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Casino Royale Review

For Families provided by Common Sense Media

Iffy for 13+

Silly 007 spoof tamer than Austin Powers.

What Parents Need to Know

Parents need to know that this is not the serious 2006 version of Casino Royale, but rather a wild, pull-out-the-stops comical put-on of the 007 films, done in 1960s "psychedelic" style. It's really a lot like the later Austin Powers spoofs, right down to the disjointed and nonsensical plotting. And, like Austin Powers, this makes much of the erotic content of the James Bond adventures, with luscious women as sex objects. Overall, though, it's at the milder end of the smut and vulgarity scale than Mike Myers' movies, and parents won't be squirming so much through it -- unless they're bored. Still, some parents might also object to the romanticization of high-stakes gambling as a way to defeat the bad guys.

  • Families can talk about the strange story behind this film and the many, many star actors, visual references, and celebrity gag cameos that most kids won't know -- like Jean-Claude Belmondo, George Raft, and the Berlin Wall -- that had instant audience recognition at the time. Their very appearance was meant to get a laugh. Tell kids that when they're grownups, young audiences might fail to comprehend jokes about Britney Spears or Saddam Hussein from today's comedies. Parents might also use Casino Royale to point out the difference between short-lived, topical humor and the more universal comedy of Charlie Chaplin or even Charlie Brown, that still holds up decades later.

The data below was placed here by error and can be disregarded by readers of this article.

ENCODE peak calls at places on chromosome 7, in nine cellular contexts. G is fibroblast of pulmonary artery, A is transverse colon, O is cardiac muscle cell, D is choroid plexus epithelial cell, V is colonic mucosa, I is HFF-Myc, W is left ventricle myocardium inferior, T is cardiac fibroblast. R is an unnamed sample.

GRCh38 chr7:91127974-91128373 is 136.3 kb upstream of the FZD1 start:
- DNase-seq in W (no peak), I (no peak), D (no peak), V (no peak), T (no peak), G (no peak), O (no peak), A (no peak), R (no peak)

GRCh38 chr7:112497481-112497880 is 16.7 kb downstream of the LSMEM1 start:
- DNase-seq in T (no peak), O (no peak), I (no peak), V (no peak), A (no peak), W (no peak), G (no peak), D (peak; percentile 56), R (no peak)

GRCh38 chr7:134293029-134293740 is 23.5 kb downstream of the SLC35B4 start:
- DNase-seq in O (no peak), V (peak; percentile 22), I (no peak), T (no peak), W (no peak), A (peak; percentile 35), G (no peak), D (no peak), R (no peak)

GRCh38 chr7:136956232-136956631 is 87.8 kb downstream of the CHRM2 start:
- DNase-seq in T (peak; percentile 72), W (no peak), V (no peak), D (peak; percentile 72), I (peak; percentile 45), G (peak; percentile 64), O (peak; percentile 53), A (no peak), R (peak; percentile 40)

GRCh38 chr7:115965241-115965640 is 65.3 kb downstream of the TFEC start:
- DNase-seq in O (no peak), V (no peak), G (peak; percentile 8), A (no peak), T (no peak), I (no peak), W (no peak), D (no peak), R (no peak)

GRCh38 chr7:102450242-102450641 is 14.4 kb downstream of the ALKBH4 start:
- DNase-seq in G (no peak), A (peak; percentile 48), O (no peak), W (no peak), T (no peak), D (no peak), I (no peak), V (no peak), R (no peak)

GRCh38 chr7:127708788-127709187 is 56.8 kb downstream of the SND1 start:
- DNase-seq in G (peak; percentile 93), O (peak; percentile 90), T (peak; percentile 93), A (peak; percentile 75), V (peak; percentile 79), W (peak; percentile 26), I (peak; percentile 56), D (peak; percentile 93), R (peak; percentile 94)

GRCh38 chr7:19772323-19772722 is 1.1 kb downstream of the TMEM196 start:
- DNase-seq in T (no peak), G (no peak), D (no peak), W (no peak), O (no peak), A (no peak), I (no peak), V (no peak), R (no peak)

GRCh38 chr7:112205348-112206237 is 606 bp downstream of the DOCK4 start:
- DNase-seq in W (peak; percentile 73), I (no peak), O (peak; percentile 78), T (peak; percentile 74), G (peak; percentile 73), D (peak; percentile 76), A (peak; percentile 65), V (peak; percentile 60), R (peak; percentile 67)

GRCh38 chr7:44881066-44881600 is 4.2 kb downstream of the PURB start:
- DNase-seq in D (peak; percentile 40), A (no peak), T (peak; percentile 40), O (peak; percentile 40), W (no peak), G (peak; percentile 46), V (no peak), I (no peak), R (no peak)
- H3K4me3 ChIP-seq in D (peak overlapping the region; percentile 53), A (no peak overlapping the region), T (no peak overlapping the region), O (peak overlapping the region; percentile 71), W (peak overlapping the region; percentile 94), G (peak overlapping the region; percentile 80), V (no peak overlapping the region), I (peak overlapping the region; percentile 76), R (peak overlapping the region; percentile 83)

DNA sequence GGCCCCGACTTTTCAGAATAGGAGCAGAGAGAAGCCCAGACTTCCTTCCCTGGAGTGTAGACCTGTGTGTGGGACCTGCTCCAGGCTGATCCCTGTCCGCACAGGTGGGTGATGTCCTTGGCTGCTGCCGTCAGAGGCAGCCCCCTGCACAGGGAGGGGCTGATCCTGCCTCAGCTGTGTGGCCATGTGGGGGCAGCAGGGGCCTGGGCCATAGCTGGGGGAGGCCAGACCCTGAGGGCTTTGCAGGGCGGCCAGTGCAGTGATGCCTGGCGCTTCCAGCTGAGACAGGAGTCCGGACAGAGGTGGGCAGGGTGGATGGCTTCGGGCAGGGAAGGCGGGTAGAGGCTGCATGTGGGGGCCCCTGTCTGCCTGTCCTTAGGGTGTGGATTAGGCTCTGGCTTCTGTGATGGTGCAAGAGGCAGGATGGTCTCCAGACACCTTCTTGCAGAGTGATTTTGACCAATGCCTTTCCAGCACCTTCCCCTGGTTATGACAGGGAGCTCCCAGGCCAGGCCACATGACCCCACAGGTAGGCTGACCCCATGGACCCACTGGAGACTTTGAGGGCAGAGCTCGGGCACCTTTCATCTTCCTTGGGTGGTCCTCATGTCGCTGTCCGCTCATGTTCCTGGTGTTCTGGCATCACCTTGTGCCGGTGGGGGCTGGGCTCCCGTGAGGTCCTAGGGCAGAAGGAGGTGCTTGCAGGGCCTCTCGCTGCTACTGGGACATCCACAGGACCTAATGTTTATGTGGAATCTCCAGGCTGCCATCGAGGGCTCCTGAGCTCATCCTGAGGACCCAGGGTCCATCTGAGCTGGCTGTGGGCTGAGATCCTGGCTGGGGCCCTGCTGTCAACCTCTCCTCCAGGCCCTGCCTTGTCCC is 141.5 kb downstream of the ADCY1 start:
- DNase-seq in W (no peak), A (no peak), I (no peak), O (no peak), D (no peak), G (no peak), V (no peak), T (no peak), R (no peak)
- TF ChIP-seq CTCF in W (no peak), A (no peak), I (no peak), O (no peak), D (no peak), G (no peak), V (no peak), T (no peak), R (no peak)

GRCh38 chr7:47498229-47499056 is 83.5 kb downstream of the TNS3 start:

The good stuff
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    Messages: The "original" James Bond (David Niven) is a stalwart, upright English gentleman of the aristocracy (even if he has an illegitimate daughter by his lost love), while most of the other characters are slippery, treacherous spies. Of course, everybody's a comical one-note stereotype (especially the Scots!) rather than real people. Gambling is portrayed as a heroic endeavor.

What to watch for
  • violence false3

    Violence: Slapstick brawling, falling, punching, and martial arts (including one sequence in which seductive women are rebuffed by judo-flips). Much gunfire, but rarely any blood. One character is visibly shot in the head, and another is in a phone booth that explodes. Birds are hunted with rifles. Explosions, bows and arrows, and military artillary.

  • sex false3

    Sex: Much non-clinical sexual innuendo and beautiful, scantily-clad girls. One actress is entirely nude and covered just by strategic metal restraints on a table. A few others are fleetingly glimpsed covered in gold body paint. A man and a teenage girl take a bubble bath together. Mostly the sex is all talk ("Doodle me!" a Scottish vixen says), with hallucinatory montages of female faces in ecstasy as the only action. A young woman reassures her own father than she's not a virgin.

  • language false3

    Language: Some use of "damn." Jean-Paul Belmondo repeatedly utters a French swear word (inaccurately translated as "ouch").

  • consumerism false3

    Consumerism: Fancy motorcars on display, with the Lotus Formula Three getting a real salute. The James Bond franchise, at the time this movie was made, was already a commercial industry, with novels, toys, clothes ... even 007 deodorant. You can imagine what it's been like since.

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    Drinking, drugs and smoking: Social drinking, with a whole household rendered unconscious from (drugged?) whiskey. One character has a "trip" after his cocktail is drugged. Another character is called a junkie. The villainous LeChiffre puffs a cigar.